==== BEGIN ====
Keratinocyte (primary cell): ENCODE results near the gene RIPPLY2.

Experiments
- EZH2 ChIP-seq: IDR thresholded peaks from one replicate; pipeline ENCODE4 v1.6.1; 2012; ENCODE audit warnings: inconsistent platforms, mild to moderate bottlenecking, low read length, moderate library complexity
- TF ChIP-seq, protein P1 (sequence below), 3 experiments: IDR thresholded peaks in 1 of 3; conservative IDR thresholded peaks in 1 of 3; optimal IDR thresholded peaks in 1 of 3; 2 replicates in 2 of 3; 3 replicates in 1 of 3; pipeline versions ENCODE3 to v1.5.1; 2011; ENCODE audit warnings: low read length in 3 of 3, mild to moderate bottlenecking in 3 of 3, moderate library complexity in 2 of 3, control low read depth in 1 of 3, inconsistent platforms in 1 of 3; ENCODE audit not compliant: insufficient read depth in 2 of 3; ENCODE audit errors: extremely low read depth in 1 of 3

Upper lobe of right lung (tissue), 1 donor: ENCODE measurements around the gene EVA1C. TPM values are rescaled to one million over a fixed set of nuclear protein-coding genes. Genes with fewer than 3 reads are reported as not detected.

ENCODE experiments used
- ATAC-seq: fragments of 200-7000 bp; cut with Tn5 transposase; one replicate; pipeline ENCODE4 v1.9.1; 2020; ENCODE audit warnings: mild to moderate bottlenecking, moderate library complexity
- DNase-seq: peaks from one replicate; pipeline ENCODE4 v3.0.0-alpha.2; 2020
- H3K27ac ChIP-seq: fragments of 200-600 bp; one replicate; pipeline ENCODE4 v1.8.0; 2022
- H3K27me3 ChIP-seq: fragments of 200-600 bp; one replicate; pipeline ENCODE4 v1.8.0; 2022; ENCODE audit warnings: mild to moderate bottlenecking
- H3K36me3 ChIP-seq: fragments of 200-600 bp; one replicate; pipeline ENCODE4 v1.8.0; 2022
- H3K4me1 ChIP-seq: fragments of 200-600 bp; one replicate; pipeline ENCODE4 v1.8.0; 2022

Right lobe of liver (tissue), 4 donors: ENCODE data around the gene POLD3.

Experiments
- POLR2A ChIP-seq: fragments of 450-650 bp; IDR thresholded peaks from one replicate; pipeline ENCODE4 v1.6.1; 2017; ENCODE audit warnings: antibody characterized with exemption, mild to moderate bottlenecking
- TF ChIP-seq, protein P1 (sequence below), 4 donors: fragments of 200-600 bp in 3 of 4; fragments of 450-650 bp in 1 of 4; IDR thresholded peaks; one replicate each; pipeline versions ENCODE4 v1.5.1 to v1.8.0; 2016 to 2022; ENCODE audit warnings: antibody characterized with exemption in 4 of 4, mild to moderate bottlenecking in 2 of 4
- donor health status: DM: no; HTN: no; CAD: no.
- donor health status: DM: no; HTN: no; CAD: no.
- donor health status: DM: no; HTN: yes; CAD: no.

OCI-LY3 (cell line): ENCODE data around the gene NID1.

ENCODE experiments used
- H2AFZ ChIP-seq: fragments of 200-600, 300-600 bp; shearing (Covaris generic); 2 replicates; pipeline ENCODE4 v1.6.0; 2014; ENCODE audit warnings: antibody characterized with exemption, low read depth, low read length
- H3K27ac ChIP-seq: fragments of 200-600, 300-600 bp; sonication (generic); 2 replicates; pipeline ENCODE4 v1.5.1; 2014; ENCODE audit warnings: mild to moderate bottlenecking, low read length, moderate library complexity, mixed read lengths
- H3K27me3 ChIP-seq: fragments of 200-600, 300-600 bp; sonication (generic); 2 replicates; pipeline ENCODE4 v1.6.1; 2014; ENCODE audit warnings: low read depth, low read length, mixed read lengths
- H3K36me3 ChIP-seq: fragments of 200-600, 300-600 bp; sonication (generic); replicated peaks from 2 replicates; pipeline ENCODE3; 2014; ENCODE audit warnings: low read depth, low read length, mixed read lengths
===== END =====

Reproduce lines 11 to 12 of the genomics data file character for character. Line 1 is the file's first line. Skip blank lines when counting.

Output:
- H3K36me3 ChIP-seq: fragments of 200-600 bp; one replicate; pipeline ENCODE4 v1.8.0; 2022
- H3K4me1 ChIP-seq: fragments of 200-600 bp; one replicate; pipeline ENCODE4 v1.8.0; 2022